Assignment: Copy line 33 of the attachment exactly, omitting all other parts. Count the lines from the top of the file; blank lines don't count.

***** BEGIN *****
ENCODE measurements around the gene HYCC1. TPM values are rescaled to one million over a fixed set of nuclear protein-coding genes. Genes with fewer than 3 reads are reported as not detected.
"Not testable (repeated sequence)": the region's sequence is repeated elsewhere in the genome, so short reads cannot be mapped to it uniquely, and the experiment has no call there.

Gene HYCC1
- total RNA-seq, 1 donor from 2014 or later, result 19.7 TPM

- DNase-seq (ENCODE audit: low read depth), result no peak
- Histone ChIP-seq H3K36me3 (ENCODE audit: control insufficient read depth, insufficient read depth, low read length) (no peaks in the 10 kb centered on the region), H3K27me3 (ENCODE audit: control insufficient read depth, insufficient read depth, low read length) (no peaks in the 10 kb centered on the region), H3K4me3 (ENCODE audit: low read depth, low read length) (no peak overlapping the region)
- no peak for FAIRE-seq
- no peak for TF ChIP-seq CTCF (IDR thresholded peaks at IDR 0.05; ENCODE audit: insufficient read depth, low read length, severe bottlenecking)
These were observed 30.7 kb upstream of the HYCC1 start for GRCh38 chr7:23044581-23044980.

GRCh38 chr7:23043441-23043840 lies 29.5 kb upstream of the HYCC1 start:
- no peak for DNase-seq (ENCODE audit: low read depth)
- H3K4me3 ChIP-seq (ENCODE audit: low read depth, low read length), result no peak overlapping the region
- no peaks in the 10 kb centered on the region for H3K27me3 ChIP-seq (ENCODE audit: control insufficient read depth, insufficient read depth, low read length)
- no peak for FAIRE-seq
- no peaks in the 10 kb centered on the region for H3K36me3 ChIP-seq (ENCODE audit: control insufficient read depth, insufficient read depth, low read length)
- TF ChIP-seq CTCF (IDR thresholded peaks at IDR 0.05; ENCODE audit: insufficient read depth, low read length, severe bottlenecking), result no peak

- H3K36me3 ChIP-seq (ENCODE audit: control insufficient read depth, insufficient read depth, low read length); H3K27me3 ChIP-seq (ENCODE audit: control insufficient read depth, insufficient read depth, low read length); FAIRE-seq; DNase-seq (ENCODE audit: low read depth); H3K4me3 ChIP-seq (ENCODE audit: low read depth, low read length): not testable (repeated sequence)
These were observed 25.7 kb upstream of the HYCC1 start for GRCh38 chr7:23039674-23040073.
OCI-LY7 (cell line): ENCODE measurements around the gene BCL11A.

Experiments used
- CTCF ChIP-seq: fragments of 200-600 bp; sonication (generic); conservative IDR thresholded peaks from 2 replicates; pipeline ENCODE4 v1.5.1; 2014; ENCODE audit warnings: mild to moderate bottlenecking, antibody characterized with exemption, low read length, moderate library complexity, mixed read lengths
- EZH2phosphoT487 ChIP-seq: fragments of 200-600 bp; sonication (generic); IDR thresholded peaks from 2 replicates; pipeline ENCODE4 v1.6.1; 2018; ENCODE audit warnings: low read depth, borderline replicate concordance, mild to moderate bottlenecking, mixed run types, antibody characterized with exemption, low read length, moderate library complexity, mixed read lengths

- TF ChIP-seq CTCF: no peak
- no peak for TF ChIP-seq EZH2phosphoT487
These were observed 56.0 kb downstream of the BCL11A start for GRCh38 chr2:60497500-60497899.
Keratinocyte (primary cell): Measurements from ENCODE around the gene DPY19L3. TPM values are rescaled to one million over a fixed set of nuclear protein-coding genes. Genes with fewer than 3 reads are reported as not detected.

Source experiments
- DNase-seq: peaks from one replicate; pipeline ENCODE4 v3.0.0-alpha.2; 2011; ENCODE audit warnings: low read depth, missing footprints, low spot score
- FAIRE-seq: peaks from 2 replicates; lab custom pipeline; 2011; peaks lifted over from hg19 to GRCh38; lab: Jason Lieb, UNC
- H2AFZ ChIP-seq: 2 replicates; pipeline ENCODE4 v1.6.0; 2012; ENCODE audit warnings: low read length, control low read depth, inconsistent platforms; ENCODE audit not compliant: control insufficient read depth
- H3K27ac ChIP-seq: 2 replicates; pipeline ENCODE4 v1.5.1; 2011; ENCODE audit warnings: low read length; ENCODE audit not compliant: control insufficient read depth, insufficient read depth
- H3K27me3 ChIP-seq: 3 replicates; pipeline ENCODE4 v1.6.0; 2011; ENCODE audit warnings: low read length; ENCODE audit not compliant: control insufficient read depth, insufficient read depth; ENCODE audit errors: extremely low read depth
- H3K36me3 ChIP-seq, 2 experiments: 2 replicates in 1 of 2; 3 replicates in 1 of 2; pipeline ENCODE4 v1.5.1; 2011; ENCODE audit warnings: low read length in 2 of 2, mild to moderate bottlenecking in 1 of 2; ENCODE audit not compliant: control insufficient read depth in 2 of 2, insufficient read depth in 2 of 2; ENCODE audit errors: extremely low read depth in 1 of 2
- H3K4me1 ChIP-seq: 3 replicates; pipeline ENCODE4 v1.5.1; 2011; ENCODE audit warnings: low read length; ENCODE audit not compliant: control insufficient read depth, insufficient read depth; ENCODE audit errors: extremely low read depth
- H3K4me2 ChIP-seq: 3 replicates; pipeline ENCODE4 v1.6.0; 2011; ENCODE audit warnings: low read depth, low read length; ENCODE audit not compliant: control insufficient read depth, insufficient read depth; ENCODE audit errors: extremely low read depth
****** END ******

- H3K36me3 ChIP-seq, 2 experiments: 2 replicates in 1 of 2; 3 replicates in 1 of 2; pipeline ENCODE4 v1.5.1; 2011; ENCODE audit warnings: low read length in 2 of 2, mild to moderate bottlenecking in 1 of 2; ENCODE audit not compliant: control insufficient read depth in 2 of 2, insufficient read depth in 2 of 2; ENCODE audit errors: extremely low read depth in 1 of 2